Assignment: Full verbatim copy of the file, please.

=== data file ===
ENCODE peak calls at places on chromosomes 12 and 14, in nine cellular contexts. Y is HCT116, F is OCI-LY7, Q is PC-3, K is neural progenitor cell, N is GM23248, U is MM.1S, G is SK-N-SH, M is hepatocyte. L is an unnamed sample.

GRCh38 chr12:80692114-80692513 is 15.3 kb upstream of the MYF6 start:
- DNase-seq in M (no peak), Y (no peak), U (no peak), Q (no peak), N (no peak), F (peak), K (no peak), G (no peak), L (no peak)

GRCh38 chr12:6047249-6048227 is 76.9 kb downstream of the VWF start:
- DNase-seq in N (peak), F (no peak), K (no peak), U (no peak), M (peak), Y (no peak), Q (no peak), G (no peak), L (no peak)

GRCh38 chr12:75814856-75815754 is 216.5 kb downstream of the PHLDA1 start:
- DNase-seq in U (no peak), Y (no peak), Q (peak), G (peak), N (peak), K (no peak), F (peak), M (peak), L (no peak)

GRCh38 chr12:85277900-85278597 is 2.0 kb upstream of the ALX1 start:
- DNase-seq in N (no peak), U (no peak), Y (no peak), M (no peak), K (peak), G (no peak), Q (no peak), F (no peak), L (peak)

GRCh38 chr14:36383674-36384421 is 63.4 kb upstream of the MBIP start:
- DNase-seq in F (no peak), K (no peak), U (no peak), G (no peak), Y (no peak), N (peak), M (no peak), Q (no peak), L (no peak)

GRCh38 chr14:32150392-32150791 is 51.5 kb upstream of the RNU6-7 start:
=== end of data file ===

ENCODE peak calls at places on chromosomes 12 and 14, in nine cellular contexts. Y is HCT116, F is OCI-LY7, Q is PC-3, K is neural progenitor cell, N is GM23248, U is MM.1S, G is SK-N-SH, M is hepatocyte. L is an unnamed sample.

GRCh38 chr12:80692114-80692513 is 15.3 kb upstream of the MYF6 start:
- DNase-seq in M (no peak), Y (no peak), U (no peak), Q (no peak), N (no peak), F (peak), K (no peak), G (no peak), L (no peak)

GRCh38 chr12:6047249-6048227 is 76.9 kb downstream of the VWF start:
- DNase-seq in N (peak), F (no peak), K (no peak), U (no peak), M (peak), Y (no peak), Q (no peak), G (no peak), L (no peak)

GRCh38 chr12:75814856-75815754 is 216.5 kb downstream of the PHLDA1 start:
- DNase-seq in U (no peak), Y (no peak), Q (peak), G (peak), N (peak), K (no peak), F (peak), M (peak), L (no peak)

GRCh38 chr12:85277900-85278597 is 2.0 kb upstream of the ALX1 start:
- DNase-seq in N (no peak), U (no peak), Y (no peak), M (no peak), K (peak), G (no peak), Q (no peak), F (no peak), L (peak)

GRCh38 chr14:36383674-36384421 is 63.4 kb upstream of the MBIP start:
- DNase-seq in F (no peak), K (no peak), U (no peak), G (no peak), Y (no peak), N (peak), M (no peak), Q (no peak), L (no peak)

GRCh38 chr14:32150392-32150791 is 51.5 kb upstream of the RNU6-7 start: